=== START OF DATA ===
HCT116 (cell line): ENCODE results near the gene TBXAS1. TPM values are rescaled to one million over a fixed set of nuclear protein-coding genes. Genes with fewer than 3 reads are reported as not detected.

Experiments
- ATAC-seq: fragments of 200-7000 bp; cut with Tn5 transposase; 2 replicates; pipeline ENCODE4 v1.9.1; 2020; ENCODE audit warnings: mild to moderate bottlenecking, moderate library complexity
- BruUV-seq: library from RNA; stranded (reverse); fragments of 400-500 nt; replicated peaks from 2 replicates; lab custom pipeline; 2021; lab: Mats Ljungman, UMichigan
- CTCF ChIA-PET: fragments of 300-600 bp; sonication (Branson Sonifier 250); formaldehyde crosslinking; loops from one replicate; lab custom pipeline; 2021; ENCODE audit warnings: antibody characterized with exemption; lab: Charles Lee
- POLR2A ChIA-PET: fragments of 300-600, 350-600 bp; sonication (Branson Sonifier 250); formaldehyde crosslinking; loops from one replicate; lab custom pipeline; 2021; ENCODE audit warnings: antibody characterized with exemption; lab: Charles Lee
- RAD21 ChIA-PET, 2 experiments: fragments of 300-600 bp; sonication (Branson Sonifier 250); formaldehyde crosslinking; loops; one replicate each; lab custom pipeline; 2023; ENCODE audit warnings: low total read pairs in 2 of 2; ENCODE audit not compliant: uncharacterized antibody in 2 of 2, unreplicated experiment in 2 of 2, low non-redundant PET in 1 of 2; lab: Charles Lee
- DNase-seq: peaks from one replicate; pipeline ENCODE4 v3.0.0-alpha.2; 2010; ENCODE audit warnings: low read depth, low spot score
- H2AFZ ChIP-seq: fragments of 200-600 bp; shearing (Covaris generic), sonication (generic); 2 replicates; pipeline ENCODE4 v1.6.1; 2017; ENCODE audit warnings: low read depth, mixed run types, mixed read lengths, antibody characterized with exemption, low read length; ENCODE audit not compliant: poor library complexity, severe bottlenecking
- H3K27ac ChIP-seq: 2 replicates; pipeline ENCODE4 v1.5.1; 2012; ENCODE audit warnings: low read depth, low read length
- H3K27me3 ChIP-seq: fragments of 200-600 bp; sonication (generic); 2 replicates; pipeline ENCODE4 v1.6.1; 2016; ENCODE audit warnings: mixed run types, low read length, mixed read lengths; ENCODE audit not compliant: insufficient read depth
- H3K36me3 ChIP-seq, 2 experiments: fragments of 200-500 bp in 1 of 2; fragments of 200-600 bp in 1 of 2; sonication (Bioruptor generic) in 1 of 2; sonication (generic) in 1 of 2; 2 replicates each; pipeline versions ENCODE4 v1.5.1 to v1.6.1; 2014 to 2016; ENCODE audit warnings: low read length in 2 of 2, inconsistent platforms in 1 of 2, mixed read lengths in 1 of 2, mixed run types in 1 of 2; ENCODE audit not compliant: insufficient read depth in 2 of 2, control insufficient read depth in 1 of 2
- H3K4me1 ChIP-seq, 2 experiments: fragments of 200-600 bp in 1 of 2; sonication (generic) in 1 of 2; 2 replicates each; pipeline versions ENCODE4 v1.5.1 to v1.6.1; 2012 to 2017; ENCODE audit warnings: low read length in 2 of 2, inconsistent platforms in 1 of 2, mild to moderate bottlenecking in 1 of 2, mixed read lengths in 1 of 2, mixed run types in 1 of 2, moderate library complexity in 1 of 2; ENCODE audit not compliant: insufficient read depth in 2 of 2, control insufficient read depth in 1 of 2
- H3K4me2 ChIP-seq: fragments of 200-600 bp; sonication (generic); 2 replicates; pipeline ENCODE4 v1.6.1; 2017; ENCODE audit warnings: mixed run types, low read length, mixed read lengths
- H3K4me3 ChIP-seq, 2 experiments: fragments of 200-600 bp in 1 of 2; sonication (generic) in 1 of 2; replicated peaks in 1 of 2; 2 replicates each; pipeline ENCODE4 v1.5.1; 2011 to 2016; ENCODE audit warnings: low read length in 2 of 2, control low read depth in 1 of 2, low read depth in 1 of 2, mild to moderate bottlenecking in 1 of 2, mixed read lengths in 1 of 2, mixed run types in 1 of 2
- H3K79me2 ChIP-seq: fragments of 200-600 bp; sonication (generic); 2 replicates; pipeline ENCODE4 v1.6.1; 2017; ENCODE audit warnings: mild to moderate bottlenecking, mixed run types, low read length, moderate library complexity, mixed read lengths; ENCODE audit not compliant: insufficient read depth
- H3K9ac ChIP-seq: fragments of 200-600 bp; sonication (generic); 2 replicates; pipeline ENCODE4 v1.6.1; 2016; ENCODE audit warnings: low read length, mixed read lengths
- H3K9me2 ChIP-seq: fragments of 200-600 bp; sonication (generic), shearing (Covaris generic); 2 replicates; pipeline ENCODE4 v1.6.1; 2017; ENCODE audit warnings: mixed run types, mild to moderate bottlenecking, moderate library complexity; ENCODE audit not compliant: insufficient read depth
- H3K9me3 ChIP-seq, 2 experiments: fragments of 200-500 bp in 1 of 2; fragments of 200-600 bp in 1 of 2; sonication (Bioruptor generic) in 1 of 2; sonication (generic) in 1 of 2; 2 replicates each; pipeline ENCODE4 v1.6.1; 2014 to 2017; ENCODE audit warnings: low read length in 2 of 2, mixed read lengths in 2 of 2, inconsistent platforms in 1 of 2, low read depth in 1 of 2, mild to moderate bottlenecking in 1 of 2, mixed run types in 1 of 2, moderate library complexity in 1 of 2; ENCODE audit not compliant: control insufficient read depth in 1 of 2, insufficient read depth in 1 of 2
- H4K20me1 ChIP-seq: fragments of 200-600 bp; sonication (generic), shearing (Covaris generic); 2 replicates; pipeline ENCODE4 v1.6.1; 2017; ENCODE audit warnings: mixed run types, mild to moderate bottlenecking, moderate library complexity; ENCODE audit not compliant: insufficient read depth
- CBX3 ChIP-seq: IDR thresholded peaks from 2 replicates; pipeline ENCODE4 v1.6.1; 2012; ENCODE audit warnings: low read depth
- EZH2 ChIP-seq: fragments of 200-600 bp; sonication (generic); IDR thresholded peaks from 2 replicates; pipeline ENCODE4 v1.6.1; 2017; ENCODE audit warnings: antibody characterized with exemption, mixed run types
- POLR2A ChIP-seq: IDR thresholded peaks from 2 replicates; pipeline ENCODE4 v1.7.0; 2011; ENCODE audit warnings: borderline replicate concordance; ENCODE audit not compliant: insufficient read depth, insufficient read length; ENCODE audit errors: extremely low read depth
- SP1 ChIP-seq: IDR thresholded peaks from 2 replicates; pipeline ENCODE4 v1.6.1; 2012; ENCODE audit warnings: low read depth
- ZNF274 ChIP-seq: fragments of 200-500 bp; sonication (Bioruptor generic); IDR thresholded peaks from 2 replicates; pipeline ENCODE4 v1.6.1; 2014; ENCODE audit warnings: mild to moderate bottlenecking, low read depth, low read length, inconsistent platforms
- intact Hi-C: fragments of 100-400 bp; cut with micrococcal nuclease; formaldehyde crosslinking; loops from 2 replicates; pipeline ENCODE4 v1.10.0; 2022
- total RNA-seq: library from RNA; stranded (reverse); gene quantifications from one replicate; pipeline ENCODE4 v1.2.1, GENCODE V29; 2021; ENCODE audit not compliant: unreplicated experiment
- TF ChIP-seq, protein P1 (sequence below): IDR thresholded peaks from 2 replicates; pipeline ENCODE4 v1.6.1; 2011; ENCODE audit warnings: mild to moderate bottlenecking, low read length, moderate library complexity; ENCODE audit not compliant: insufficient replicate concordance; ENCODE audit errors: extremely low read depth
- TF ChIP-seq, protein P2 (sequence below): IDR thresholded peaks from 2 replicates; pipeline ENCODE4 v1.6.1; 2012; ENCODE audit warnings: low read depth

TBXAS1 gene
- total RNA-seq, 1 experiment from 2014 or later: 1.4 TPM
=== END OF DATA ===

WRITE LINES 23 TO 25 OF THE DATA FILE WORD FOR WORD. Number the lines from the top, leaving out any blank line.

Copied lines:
- POLR2A ChIP-seq: IDR thresholded peaks from 2 replicates; pipeline ENCODE4 v1.7.0; 2011; ENCODE audit warnings: borderline replicate concordance; ENCODE audit not compliant: insufficient read depth, insufficient read length; ENCODE audit errors: extremely low read depth
- SP1 ChIP-seq: IDR thresholded peaks from 2 replicates; pipeline ENCODE4 v1.6.1; 2012; ENCODE audit warnings: low read depth
- ZNF274 ChIP-seq: fragments of 200-500 bp; sonication (Bioruptor generic); IDR thresholded peaks from 2 replicates; pipeline ENCODE4 v1.6.1; 2014; ENCODE audit warnings: mild to moderate bottlenecking, low read depth, low read length, inconsistent platforms